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 Sunday 19 December 2010
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SRI LANKA: Taboo reinforces ignorance about HIV

Photo: Dinidu de Alwis/IRIN
A national HIV/AIDS education campaign is needed, say experts
COLOMBO, 5 August 2010 (PlusNews) - Sri Lanka has remained relatively unscathed by the global AIDS pandemic, but for the tiny minority of people living with HIV, life is extremely hard.

"If you have AIDS, you become an immoral person overnight," said Chamara Sumanapala, a social commentator at the University of Colombo in the capital, Colombo. "People are simply not comfortable living with people who have HIV."

UNAIDS noted that HIV prevalence in Sri Lanka had gradually increased over the last 20 years and was likely to peak by 2012 and then stabilize. Current prevalence is estimated at 0.02 percent - 3,500 people were thought to be living with the virus in 2009 - and even among population groups considered high risk, HIV infection has consistently stayed below 1 percent.

David Bridger, Country Coordinator for UNAIDS in Sri Lanka, told IRIN/PlusNews that the government needed to develop an early warning system that would alert it to any sudden rise in HIV infections.

"For example, if drug users in Sri Lanka were to shift from smoking heroin to injecting, then there is potential for the rapid spread of the HI-virus and our prevention efforts would need to rapidly expand to get ahead of this," he said. "I am pleased to see that the Ministry of Health, through the National STI [sexually transmitted infection]/AIDS Control Programme, is headed well in this direction."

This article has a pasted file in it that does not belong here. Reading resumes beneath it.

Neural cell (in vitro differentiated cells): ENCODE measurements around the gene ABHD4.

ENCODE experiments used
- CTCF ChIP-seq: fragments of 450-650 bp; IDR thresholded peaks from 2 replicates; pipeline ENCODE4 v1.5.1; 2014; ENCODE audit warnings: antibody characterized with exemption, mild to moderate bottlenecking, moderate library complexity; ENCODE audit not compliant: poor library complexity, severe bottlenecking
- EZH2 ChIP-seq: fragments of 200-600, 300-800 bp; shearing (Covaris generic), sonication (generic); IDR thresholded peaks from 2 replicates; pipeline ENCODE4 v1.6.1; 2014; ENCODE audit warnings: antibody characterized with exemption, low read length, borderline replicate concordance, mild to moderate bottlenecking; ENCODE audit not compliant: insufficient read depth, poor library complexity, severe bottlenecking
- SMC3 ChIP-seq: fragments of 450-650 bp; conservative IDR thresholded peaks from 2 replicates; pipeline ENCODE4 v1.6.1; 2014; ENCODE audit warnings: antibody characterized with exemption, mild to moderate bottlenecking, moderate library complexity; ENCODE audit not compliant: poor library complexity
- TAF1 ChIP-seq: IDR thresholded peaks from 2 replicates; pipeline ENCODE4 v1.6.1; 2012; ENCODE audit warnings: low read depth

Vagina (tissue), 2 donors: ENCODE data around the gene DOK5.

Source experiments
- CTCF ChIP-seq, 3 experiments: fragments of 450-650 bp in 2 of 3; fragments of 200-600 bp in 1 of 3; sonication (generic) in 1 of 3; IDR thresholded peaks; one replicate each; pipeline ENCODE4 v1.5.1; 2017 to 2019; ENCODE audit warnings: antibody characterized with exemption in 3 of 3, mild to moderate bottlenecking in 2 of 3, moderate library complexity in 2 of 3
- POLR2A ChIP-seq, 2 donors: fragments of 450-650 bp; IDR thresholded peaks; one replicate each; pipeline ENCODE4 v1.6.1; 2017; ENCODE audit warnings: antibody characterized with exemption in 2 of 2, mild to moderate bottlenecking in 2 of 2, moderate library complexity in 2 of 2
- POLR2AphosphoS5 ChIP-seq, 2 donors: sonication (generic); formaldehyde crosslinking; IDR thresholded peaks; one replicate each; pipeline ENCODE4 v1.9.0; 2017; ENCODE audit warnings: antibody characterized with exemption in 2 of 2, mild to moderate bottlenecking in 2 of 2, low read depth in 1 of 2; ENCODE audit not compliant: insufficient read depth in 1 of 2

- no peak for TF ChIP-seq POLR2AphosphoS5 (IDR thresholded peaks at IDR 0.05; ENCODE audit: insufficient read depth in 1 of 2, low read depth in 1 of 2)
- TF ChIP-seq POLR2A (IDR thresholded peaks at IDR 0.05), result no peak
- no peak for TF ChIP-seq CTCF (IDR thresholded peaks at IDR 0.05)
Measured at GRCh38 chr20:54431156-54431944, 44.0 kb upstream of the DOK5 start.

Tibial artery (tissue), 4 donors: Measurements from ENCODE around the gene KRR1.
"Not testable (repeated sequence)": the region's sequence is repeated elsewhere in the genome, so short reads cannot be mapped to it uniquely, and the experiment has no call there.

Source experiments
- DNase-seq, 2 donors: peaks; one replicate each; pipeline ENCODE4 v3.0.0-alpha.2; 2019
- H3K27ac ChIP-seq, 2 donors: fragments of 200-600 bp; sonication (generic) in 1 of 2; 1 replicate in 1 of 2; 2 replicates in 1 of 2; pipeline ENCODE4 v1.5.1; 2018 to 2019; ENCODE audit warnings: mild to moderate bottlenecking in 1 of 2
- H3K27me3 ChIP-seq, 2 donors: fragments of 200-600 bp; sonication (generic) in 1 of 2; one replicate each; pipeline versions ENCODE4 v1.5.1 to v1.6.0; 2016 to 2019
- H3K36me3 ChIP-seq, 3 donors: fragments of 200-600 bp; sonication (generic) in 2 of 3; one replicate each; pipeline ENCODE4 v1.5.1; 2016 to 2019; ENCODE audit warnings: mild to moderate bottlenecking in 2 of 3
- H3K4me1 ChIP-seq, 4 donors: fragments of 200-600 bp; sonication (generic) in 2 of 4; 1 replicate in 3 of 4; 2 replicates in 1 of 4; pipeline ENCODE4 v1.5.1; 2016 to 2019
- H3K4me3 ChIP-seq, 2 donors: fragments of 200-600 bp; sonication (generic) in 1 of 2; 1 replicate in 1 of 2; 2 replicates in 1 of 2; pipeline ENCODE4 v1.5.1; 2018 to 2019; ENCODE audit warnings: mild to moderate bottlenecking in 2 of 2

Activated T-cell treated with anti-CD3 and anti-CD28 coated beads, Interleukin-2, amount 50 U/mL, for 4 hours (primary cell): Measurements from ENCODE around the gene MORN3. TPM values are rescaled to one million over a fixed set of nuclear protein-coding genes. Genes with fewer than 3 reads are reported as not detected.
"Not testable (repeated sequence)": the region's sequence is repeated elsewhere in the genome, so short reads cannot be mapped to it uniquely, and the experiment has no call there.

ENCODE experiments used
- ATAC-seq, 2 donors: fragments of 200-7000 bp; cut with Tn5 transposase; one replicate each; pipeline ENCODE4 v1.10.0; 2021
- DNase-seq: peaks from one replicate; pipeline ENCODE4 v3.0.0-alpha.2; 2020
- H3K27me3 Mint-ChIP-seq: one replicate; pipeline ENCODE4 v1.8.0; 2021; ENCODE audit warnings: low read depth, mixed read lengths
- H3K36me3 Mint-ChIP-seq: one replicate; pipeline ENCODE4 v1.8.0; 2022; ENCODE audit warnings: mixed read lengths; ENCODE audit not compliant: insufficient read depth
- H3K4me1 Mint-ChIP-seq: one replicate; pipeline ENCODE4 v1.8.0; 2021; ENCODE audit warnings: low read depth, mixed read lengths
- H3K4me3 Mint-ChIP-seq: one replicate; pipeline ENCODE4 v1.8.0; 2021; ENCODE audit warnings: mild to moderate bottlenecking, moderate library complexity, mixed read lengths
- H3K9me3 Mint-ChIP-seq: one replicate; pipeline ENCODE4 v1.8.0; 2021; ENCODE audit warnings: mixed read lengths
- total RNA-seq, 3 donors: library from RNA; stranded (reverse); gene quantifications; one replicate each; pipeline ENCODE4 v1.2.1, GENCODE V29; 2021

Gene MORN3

High-risk groups, like drug users and commercial sex workers, should also be reached with effective prevention activities. "This is a part of the response that has been overlooked, and it is also one of the most challenging parts of the response, as a number of the most at-risk groups are highly stigmatized, and this makes prevention difficult."

"Living a dead life"

Those living with HIV face daily discrimination. Sampath Gunarathna, 28, quit his job in Colombo after a positive test result in 2007. "The biggest challenge I faced after being diagnosed was the shame I felt about myself," he told IRIN/PlusNews. "I do feel [that] society looks down on me ... It is very much living a dead life; there is not much hope."

Ashanthi Samarasighne, 31, also from Colombo, said she had been ostracized by her family and separated from her six-year-old son since she was found HIV positive in 2008.

''If you have AIDS, you become an immoral person overnight. People are simply not comfortable living with people who have HIV''
"I am paying for a crime that I did not do. I have not had sex, ever, all my life, with any other man than my husband - I was loyal to him but he was not. Now I am suffering for it," she said. "My son is with my parents because people fear him getting AIDS from being around me. As a mother I suffer immensely."

Dr Chamil Jinadasa, an independent health worker in Colombo, said social stigma was one of the main barriers to the country's efforts to combat HIV/AIDS.

"People are really worried that they will be socially stigmatized among their families and friends," he told IRIN/PlusNews. "This is a major concern; [it] increases the risk of further infections."

Education needed

Although there was some awareness about HIV among urban populations, Jinadasa stressed that HIV was still a taboo subject in rural areas. "There is an understanding about HIV, and how it is sexually [transmitted], but people have very limited understanding about alternative ways it can spread - for example, they do not know that it can spread through sharing needles."

Jinadasa said Sri Lanka needed an extensive national HIV/AIDS education campaign covering all aspects of HIV infection. The country recently obtained a grant from the Global Fund to Fight AIDS, Tuberculosis and Malaria of between US$11 million and $12 million.

Bridger of UNAIDS said the grant would be used for strengthening prevention efforts among the groups most at-risk of HIV, providing ARV treatment, and expanding HIV surveillance systems.

See also: SRI LANKA: Low HIV prevalence but high risk


Theme(s): (PLUSNEWS) Early Warning, (PLUSNEWS) HIV/AIDS (PlusNews), (PLUSNEWS) Prevention - PlusNews, (PLUSNEWS) PWAs/ASOs - PlusNews, (PLUSNEWS) Stigma/Human Rights/Law - PlusNews


[This report does not necessarily reflect the views of the United Nations]
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